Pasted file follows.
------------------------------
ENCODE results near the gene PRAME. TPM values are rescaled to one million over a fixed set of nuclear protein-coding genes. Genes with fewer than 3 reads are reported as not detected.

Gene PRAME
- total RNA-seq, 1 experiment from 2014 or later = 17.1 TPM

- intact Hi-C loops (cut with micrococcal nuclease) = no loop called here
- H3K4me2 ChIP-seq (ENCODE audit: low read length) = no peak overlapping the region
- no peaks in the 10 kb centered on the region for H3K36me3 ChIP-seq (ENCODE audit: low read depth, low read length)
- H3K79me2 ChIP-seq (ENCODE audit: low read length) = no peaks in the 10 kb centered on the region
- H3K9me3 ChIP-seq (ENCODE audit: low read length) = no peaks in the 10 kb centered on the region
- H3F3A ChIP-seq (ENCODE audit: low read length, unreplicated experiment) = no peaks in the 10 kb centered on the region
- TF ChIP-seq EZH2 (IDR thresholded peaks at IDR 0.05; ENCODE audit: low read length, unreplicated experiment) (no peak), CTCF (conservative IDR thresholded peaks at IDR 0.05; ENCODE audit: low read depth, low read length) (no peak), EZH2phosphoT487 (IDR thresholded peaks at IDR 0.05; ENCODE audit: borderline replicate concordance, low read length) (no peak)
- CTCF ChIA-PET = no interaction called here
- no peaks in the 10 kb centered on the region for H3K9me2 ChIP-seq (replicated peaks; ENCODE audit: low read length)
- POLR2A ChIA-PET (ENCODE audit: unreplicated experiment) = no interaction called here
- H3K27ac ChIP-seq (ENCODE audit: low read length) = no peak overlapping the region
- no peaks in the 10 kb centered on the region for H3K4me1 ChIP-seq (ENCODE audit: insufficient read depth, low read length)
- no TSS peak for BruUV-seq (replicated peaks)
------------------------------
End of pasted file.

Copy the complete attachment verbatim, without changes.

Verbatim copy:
ENCODE results near the gene PRAME. TPM values are rescaled to one million over a fixed set of nuclear protein-coding genes. Genes with fewer than 3 reads are reported as not detected.

Gene PRAME
- total RNA-seq, 1 experiment from 2014 or later = 17.1 TPM

- intact Hi-C loops (cut with micrococcal nuclease) = no loop called here
- H3K4me2 ChIP-seq (ENCODE audit: low read length) = no peak overlapping the region
- no peaks in the 10 kb centered on the region for H3K36me3 ChIP-seq (ENCODE audit: low read depth, low read length)
- H3K79me2 ChIP-seq (ENCODE audit: low read length) = no peaks in the 10 kb centered on the region
- H3K9me3 ChIP-seq (ENCODE audit: low read length) = no peaks in the 10 kb centered on the region
- H3F3A ChIP-seq (ENCODE audit: low read length, unreplicated experiment) = no peaks in the 10 kb centered on the region
- TF ChIP-seq EZH2 (IDR thresholded peaks at IDR 0.05; ENCODE audit: low read length, unreplicated experiment) (no peak), CTCF (conservative IDR thresholded peaks at IDR 0.05; ENCODE audit: low read depth, low read length) (no peak), EZH2phosphoT487 (IDR thresholded peaks at IDR 0.05; ENCODE audit: borderline replicate concordance, low read length) (no peak)
- CTCF ChIA-PET = no interaction called here
- no peaks in the 10 kb centered on the region for H3K9me2 ChIP-seq (replicated peaks; ENCODE audit: low read length)
- POLR2A ChIA-PET (ENCODE audit: unreplicated experiment) = no interaction called here
- H3K27ac ChIP-seq (ENCODE audit: low read length) = no peak overlapping the region
- no peaks in the 10 kb centered on the region for H3K4me1 ChIP-seq (ENCODE audit: insufficient read depth, low read length)
- no TSS peak for BruUV-seq (replicated peaks)